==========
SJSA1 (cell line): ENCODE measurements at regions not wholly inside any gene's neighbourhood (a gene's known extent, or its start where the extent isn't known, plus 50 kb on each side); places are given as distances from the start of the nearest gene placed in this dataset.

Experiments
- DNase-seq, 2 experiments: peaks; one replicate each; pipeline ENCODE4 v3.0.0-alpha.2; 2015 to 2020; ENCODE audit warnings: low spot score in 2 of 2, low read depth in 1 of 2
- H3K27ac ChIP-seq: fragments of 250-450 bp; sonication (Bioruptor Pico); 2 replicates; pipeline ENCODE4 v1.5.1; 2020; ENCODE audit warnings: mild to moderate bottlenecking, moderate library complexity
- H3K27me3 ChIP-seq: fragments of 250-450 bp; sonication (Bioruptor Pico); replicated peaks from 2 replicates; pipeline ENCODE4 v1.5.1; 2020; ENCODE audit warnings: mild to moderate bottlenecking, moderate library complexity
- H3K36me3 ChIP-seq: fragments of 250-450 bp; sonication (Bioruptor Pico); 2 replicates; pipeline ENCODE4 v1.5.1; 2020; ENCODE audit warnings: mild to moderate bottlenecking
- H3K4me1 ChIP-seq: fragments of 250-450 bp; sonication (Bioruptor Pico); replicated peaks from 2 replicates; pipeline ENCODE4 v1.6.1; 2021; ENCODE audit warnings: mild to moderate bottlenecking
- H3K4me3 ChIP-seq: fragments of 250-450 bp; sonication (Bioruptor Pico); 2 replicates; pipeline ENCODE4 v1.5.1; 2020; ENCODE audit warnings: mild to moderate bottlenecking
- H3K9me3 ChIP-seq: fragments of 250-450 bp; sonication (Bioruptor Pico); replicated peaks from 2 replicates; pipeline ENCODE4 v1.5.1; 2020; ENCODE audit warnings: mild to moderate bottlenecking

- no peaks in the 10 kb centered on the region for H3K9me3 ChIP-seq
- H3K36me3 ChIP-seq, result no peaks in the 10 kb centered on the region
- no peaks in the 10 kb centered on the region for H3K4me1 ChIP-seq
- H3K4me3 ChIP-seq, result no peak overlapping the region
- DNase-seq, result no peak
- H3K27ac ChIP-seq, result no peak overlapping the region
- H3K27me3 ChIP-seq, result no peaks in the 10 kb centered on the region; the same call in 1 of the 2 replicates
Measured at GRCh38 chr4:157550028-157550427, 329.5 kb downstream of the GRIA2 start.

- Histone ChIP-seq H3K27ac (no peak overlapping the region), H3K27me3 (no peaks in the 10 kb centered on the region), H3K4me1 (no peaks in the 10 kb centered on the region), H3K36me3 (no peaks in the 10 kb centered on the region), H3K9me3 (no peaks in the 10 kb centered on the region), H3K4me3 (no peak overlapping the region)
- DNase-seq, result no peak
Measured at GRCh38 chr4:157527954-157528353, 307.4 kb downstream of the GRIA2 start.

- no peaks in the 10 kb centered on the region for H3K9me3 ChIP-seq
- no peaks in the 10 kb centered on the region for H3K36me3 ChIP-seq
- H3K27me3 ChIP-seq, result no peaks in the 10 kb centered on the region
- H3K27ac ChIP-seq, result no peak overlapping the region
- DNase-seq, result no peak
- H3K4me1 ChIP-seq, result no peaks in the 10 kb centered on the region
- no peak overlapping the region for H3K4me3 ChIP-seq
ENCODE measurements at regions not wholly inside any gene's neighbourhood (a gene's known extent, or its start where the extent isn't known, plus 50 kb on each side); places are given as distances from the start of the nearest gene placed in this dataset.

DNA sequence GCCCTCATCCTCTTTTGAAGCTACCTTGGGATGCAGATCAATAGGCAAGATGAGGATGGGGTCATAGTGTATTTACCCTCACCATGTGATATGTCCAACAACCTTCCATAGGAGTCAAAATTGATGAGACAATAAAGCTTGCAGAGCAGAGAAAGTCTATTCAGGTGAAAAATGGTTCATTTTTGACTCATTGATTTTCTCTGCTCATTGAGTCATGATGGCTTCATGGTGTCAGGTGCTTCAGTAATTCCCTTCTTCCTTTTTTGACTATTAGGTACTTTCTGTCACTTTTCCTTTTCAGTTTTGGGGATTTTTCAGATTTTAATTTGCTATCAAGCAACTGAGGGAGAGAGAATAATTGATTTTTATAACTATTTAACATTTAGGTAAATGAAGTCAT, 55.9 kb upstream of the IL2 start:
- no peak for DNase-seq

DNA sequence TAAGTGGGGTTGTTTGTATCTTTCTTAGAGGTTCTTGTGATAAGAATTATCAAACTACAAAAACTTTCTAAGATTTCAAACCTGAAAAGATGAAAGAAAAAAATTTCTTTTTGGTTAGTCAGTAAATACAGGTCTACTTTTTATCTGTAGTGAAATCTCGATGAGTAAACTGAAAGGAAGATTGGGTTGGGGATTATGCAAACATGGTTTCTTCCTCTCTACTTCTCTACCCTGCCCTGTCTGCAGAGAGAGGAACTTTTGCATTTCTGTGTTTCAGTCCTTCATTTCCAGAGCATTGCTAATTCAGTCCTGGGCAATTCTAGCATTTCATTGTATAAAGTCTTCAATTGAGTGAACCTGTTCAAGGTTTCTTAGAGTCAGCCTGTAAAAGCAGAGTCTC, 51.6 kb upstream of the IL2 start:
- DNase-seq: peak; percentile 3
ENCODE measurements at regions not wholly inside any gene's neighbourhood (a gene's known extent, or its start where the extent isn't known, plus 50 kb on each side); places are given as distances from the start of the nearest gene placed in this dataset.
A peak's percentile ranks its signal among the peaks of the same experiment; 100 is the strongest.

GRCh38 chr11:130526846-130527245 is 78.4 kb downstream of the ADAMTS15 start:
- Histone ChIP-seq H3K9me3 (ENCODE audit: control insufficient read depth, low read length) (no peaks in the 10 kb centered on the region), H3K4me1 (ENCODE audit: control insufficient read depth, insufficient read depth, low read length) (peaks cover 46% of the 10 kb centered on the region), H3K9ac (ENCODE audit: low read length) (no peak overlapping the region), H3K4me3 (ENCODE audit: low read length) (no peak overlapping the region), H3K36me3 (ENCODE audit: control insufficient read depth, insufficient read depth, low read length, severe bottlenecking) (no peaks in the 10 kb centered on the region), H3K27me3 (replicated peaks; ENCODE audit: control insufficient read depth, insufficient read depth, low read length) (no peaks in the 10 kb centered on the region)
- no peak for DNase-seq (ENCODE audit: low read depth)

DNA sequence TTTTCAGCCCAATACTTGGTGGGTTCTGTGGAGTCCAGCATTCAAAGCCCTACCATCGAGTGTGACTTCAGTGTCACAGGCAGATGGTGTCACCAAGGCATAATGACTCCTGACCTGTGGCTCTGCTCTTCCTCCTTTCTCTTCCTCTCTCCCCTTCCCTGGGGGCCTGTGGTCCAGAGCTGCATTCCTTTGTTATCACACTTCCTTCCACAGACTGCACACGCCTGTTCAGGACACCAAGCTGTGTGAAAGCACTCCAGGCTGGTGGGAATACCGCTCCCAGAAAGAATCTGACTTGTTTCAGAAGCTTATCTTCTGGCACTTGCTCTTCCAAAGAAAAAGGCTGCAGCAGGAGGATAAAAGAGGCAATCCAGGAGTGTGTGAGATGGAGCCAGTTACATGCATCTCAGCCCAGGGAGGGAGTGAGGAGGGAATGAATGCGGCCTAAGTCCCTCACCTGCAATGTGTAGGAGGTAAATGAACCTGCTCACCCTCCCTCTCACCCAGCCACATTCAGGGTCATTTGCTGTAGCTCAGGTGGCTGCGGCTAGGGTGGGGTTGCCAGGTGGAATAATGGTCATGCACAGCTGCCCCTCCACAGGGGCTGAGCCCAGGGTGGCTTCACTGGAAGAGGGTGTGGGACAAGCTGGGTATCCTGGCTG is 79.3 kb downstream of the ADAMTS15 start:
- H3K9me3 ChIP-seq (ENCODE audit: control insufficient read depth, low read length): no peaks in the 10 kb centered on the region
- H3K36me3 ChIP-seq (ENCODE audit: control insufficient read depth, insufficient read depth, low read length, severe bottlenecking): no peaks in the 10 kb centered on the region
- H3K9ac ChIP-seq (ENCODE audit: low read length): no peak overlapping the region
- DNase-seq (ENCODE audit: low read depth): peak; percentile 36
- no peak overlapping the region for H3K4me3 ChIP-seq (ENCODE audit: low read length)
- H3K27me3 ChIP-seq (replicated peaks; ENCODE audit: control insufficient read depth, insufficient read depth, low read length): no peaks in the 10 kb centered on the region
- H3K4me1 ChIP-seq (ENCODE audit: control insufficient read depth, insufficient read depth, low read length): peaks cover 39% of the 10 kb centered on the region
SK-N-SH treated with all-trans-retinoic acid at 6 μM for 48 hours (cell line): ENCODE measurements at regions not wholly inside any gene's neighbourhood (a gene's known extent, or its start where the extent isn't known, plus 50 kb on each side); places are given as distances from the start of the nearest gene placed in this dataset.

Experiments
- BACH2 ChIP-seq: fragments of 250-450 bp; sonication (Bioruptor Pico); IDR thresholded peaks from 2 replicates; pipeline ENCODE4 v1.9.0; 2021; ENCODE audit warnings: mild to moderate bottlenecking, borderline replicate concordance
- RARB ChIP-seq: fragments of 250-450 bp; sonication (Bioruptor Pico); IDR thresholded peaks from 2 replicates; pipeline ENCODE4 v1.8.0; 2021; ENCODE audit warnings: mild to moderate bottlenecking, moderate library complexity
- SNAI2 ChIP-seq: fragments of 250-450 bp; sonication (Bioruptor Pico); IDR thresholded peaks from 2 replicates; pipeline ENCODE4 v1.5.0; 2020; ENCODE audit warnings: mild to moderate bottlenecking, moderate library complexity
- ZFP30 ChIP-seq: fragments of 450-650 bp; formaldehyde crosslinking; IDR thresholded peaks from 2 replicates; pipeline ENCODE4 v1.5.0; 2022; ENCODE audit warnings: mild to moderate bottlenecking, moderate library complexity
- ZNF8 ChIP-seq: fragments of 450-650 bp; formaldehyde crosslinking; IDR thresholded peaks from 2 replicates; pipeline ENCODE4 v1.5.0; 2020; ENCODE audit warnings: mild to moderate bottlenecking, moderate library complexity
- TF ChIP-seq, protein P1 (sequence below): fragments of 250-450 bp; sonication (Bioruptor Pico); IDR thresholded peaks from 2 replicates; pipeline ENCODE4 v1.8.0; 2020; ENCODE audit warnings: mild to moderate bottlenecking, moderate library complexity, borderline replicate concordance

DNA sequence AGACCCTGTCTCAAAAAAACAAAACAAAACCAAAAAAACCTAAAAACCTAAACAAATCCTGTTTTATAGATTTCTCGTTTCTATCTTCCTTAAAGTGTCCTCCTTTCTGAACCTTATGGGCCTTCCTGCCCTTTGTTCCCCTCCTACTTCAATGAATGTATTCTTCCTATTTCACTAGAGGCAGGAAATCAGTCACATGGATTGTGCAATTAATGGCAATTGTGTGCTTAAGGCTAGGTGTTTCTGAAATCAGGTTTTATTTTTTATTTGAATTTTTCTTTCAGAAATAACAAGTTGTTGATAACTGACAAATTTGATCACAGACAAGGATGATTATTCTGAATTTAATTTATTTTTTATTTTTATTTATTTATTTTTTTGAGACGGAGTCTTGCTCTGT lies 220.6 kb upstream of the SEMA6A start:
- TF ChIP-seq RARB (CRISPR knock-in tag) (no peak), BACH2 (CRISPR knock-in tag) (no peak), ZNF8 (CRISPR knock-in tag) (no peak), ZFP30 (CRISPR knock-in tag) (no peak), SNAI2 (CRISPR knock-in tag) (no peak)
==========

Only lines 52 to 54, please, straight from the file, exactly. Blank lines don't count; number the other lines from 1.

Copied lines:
- ZNF8 ChIP-seq: fragments of 450-650 bp; formaldehyde crosslinking; IDR thresholded peaks from 2 replicates; pipeline ENCODE4 v1.5.0; 2020; ENCODE audit warnings: mild to moderate bottlenecking, moderate library complexity
- TF ChIP-seq, protein P1 (sequence below): fragments of 250-450 bp; sonication (Bioruptor Pico); IDR thresholded peaks from 2 replicates; pipeline ENCODE4 v1.8.0; 2020; ENCODE audit warnings: mild to moderate bottlenecking, moderate library complexity, borderline replicate concordance

DNA sequence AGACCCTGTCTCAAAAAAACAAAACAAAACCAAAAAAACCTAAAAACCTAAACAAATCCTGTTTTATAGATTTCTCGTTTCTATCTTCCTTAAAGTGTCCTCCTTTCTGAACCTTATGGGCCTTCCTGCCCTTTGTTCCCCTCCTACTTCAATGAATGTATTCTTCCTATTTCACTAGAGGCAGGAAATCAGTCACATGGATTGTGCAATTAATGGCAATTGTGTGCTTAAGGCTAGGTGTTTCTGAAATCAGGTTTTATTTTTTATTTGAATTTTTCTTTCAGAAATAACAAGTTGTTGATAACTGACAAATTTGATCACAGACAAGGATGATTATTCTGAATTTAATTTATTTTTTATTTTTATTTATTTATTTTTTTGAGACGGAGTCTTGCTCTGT lies 220.6 kb upstream of the SEMA6A start: